The complication of subcutaneous emphysema occurs mainly in
patients who are in the third and ﬁfth decades of life
after dental procedures on the third molar, in particular, during
mandibular extractions and treatment on the right side.
retropharyngeal and mediastinal emphysema, occurred in 35% of
patients, especially following extractions.
Air is forced into a surgical wound or subepithelial laceration in the
oral cavity, dissecting through the different layers of tissue fasciae,
usually creating a unilateral enlargement of the facial and/or
Many case reports of third molar extraction describe emphysema
involving the cervicofacial region and the deep anatomic spaces
(including the pterygomandibular, parapharyngeal, retropharyngeal
and deep temporal spaces) to the anterior wall of the chest.
This case dealt with localized swelling of the right maxillary
area. During restoration of the Class V lesion
air may have been introduced under the soft tissue collar by
the high-speed turbine drill used to remove the carious tissue
and, more likely, by the air/water syringe while inspecting the
The gingival collar may have been compromised by
aggressive packing of the retraction cords, leading to
subepithelial laceration. The position of #28 and #29 are such
that air blown at this location found its way under the
marginal gingiva and dissected its way posteriorly below the
buccinator muscle attachment.
In other instances, when air is below the buccinator
attachment to the external oblique ridge
it could spread easily in the buccal surgical space.
Once air is in the buccal space, it could spread
down into the neck region on top of the platysma
muscle to the clavicle.
The spread of the introduced air over a large
anatomical area helped absorption and resolution of
the condition. The attachment of buccinator to the
periosteom may be loosened with old age, which
may explain the increase in incidence of this
A rubber dam, should be used during Class V
Isolation with special gingival retraction clamps,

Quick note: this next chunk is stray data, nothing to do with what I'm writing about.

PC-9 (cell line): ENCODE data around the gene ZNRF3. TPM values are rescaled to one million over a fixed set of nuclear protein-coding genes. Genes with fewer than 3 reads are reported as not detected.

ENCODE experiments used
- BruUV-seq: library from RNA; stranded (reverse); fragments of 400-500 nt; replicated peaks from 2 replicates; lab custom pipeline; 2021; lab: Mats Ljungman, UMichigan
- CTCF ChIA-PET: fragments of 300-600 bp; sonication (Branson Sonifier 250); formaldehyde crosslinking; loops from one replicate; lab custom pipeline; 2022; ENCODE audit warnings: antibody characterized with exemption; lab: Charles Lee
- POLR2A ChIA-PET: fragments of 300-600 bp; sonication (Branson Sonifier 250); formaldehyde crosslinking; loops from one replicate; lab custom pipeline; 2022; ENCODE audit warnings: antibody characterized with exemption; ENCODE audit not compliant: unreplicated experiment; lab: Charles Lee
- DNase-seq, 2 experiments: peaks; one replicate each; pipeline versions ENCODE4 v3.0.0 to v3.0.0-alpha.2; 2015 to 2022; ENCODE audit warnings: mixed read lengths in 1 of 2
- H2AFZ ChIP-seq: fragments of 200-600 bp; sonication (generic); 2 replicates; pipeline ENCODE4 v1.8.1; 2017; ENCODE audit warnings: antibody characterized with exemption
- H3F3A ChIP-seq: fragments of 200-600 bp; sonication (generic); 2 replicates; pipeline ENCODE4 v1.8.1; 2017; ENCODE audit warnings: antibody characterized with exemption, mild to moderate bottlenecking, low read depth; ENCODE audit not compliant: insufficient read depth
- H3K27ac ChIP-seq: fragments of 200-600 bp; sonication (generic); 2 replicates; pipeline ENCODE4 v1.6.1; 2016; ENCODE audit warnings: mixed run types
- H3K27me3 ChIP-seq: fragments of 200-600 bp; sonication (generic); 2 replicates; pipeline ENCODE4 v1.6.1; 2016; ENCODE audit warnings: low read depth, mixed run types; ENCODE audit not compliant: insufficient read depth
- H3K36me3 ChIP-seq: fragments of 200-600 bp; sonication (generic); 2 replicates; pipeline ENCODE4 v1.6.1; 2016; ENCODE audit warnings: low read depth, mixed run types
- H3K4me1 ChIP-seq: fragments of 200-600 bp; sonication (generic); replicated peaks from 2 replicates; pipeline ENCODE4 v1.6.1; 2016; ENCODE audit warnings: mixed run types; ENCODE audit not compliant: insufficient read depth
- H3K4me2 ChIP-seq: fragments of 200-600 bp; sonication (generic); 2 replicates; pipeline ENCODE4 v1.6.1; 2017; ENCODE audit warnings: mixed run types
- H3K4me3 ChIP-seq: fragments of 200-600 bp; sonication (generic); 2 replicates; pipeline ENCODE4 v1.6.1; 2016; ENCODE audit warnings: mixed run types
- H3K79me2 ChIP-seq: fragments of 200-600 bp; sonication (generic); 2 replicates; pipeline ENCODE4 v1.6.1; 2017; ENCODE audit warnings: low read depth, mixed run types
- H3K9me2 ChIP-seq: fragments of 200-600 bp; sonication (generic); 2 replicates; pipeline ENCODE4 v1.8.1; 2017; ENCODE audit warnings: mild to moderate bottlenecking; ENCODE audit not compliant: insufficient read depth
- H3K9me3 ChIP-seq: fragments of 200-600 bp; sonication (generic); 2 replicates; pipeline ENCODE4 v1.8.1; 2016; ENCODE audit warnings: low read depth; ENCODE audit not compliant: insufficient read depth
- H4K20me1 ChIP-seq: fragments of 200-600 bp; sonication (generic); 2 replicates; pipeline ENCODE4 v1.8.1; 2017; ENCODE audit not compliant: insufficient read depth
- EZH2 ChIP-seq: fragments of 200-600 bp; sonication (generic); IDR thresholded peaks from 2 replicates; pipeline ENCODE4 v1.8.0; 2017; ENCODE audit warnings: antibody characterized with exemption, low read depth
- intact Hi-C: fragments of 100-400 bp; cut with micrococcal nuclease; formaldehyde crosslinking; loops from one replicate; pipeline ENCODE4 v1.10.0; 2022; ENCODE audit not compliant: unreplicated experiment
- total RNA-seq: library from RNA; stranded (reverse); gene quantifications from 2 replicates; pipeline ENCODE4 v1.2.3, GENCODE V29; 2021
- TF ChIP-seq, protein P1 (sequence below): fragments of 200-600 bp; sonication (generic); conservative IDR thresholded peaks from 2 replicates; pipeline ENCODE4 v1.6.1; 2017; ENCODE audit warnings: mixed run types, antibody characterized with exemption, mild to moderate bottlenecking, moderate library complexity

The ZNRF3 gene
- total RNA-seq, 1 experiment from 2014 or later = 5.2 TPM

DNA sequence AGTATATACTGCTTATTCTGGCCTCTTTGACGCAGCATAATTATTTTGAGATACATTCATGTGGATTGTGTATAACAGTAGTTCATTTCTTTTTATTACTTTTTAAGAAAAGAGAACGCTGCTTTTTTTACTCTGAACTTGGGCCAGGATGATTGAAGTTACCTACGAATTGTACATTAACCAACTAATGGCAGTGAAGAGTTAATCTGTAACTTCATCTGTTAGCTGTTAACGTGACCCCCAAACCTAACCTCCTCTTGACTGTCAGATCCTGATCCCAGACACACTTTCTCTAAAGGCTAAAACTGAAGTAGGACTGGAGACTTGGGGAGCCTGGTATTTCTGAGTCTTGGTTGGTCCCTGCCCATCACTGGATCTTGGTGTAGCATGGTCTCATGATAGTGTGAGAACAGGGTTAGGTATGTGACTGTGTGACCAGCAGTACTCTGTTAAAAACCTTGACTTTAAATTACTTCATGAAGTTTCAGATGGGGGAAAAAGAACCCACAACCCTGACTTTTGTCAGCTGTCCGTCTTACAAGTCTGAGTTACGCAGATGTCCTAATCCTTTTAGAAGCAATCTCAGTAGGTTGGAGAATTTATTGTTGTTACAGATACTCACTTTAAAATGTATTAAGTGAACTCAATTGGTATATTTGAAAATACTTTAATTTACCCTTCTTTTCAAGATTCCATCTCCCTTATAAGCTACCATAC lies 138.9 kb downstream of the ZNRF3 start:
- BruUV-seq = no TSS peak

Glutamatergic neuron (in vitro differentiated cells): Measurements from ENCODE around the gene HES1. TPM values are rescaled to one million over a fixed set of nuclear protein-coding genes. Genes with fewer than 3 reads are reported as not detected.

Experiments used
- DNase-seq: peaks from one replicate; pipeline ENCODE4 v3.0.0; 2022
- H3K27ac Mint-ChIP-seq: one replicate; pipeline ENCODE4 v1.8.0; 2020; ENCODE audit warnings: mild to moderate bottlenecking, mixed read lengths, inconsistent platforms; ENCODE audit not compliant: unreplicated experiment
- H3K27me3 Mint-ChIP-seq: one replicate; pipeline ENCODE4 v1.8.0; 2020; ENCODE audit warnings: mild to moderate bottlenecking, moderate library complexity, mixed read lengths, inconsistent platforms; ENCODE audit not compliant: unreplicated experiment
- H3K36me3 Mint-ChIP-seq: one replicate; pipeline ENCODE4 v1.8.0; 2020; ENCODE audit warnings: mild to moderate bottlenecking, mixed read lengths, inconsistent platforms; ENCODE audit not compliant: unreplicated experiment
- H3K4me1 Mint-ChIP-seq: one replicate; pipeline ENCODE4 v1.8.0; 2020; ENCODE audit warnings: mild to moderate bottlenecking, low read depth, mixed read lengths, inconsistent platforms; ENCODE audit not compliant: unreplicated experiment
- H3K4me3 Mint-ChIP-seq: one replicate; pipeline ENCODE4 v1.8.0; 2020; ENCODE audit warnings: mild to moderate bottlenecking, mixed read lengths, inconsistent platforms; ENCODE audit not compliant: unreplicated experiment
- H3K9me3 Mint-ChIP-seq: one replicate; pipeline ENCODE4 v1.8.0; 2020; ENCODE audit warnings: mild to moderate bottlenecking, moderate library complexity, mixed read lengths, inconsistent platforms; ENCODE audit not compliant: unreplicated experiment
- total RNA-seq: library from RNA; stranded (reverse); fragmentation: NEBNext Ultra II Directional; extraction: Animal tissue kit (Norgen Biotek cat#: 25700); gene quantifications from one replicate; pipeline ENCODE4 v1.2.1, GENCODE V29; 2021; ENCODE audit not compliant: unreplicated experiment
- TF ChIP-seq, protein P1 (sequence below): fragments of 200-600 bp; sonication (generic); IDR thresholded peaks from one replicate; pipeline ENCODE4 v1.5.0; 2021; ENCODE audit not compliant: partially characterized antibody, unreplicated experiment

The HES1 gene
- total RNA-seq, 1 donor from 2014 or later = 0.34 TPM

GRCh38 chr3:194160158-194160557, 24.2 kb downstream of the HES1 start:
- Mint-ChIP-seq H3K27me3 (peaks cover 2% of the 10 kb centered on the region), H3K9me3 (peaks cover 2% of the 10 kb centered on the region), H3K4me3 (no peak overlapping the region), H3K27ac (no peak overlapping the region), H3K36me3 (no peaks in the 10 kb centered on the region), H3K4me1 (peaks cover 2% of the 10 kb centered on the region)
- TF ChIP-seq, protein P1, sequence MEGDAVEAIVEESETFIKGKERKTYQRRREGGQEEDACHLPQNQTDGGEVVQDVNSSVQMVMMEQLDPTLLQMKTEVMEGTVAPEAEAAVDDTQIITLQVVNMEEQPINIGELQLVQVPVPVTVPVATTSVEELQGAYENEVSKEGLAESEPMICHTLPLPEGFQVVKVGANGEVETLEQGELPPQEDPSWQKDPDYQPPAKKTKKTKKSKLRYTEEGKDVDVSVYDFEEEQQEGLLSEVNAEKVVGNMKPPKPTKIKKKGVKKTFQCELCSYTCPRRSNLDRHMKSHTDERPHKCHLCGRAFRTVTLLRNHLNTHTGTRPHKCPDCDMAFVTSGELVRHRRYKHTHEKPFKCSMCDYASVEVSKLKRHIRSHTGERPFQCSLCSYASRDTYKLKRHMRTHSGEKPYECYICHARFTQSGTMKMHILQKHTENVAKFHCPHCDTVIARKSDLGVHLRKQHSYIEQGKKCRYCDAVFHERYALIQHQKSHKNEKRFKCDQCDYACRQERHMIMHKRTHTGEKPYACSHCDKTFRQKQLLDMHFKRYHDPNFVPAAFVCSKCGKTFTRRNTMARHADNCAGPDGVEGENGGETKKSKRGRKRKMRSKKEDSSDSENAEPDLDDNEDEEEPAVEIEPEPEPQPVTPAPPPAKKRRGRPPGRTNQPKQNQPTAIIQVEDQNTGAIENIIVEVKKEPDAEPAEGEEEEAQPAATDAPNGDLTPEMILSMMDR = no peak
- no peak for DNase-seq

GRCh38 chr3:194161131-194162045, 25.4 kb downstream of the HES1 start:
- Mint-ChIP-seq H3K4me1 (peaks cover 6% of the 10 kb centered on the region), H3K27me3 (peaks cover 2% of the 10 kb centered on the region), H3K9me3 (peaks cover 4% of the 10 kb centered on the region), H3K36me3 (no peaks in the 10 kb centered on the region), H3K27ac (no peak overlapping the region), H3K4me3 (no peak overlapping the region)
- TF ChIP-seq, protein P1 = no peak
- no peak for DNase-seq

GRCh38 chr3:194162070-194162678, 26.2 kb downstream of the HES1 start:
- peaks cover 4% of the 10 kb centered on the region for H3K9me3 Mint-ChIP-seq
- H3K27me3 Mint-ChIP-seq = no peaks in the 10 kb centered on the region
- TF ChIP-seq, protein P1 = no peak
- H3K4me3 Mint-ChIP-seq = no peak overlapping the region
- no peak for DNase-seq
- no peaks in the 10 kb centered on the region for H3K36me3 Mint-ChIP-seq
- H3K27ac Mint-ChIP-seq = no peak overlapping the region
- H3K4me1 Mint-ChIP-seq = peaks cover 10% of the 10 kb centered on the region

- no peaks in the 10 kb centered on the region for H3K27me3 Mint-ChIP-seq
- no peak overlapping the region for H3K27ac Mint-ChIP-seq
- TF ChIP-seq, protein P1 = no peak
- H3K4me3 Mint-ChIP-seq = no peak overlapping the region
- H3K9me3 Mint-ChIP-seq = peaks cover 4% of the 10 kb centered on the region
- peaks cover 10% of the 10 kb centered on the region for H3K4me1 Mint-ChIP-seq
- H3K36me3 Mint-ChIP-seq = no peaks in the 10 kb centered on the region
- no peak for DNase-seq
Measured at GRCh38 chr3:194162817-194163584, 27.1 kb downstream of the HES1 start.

such as 212 or 9 Ivory clamps (Heraeus Kulzer
Inc, Armonk NY, USA), is ideal.
If such isolation can not be achieved and
retraction cord isolation is the only alternative,
make a special effort not to violate the gingival
The use of an air syringe, high-speed handpieces or their combination was
reported in 71% of emphysema cases.
In this case, the Class V lesion did not need extensive preparation. It is
speculated that much of the damage was done during the ﬁnishing phase,
where one has to blow air around the gingival margin to visualize the area.
The rubber dam and clamp would have helped to deﬂect the brunt of the
air pressure force. In addition, using hand instruments would help to cut
down on ﬁnal polishing time.
As the clinicians remove the dam for ﬁnal polishing, one should switch to
slow or electric handpieces, with no danger of forcing air down the sulcus.
Even so, one should be careful to blow air gently towards the occlusal to
drive ﬂuid away. If one must dry the sulcus, use sideways blow and make
use of cotton rolls and other absorbents. Avoid directing air towards the
sulcus as much as possible.
Dentists should be aware that soft tissue
emphysema can cause acute swelling of the
cervicofacial region after dental procedures.
Therefore, early recognition is important, and
judicious use of intra-oral dental instruments using
compressed air is advised.
For ﬁnal ﬁnishing and polishing of Class V lesions,
the use of hand instruments, a slow handpiece
and/or an electric handpiece that generates no
forceful air blasts would be recommended.